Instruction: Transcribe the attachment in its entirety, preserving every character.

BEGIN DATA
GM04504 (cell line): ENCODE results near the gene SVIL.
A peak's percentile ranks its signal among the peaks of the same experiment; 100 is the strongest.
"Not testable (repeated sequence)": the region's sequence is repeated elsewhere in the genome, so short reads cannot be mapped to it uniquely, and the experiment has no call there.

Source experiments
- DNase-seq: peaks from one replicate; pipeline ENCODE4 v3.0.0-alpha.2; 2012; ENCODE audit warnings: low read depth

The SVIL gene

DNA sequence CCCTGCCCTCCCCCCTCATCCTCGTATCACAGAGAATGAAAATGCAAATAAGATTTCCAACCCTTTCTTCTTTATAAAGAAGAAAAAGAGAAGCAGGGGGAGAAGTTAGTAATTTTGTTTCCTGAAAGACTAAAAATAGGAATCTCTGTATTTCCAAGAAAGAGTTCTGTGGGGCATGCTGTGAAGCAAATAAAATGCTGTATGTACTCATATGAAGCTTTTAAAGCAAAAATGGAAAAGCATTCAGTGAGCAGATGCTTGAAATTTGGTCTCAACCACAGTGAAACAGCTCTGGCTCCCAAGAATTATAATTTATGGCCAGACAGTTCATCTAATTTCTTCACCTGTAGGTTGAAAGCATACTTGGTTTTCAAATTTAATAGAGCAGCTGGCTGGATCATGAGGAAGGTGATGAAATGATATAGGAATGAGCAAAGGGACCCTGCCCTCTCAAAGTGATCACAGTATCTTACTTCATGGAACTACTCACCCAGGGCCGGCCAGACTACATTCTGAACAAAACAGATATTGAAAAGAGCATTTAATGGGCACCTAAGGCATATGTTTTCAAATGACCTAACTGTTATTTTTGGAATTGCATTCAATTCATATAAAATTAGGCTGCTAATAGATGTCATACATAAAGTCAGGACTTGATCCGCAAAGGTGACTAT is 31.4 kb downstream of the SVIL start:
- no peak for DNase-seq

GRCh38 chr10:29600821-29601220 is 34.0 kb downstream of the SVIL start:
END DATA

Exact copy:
GM04504 (cell line): ENCODE results near the gene SVIL.
A peak's percentile ranks its signal among the peaks of the same experiment; 100 is the strongest.
"Not testable (repeated sequence)": the region's sequence is repeated elsewhere in the genome, so short reads cannot be mapped to it uniquely, and the experiment has no call there.

Source experiments
- DNase-seq: peaks from one replicate; pipeline ENCODE4 v3.0.0-alpha.2; 2012; ENCODE audit warnings: low read depth

The SVIL gene

DNA sequence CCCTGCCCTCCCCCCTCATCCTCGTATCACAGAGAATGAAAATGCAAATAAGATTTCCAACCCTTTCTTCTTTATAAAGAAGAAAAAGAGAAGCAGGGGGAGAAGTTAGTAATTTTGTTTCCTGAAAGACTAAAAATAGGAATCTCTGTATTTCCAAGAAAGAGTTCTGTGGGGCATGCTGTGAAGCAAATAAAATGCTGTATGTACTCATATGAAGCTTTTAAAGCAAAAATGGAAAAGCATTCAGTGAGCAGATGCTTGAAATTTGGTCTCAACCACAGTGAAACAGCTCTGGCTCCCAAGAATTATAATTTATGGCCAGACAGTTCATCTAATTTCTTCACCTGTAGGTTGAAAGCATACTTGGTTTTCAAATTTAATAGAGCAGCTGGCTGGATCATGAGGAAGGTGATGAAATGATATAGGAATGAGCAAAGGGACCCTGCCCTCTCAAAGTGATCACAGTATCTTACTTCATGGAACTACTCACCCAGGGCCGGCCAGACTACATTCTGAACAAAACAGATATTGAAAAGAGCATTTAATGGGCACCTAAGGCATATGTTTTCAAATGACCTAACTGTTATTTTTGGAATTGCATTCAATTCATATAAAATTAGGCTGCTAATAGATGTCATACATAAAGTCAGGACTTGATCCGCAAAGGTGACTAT is 31.4 kb downstream of the SVIL start:
- no peak for DNase-seq

GRCh38 chr10:29600821-29601220 is 34.0 kb downstream of the SVIL start: